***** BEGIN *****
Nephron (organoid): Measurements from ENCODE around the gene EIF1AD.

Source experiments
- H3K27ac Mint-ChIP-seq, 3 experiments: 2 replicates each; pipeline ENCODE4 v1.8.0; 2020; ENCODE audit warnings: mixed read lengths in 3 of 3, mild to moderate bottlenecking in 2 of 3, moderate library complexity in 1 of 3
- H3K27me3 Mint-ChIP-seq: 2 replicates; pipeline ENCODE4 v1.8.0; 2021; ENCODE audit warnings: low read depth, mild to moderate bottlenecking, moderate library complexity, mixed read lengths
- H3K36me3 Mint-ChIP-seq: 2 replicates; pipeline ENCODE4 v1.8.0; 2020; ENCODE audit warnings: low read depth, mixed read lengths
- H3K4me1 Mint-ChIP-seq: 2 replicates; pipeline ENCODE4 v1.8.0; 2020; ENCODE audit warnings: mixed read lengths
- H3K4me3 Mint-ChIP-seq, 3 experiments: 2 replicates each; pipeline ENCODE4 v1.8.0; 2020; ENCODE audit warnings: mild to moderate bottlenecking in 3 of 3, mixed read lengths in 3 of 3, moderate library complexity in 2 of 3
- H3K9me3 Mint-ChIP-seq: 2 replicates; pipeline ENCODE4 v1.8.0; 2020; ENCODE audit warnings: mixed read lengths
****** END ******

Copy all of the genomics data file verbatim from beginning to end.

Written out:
Nephron (organoid): Measurements from ENCODE around the gene EIF1AD.

Source experiments
- H3K27ac Mint-ChIP-seq, 3 experiments: 2 replicates each; pipeline ENCODE4 v1.8.0; 2020; ENCODE audit warnings: mixed read lengths in 3 of 3, mild to moderate bottlenecking in 2 of 3, moderate library complexity in 1 of 3
- H3K27me3 Mint-ChIP-seq: 2 replicates; pipeline ENCODE4 v1.8.0; 2021; ENCODE audit warnings: low read depth, mild to moderate bottlenecking, moderate library complexity, mixed read lengths
- H3K36me3 Mint-ChIP-seq: 2 replicates; pipeline ENCODE4 v1.8.0; 2020; ENCODE audit warnings: low read depth, mixed read lengths
- H3K4me1 Mint-ChIP-seq: 2 replicates; pipeline ENCODE4 v1.8.0; 2020; ENCODE audit warnings: mixed read lengths
- H3K4me3 Mint-ChIP-seq, 3 experiments: 2 replicates each; pipeline ENCODE4 v1.8.0; 2020; ENCODE audit warnings: mild to moderate bottlenecking in 3 of 3, mixed read lengths in 3 of 3, moderate library complexity in 2 of 3
- H3K9me3 Mint-ChIP-seq: 2 replicates; pipeline ENCODE4 v1.8.0; 2020; ENCODE audit warnings: mixed read lengths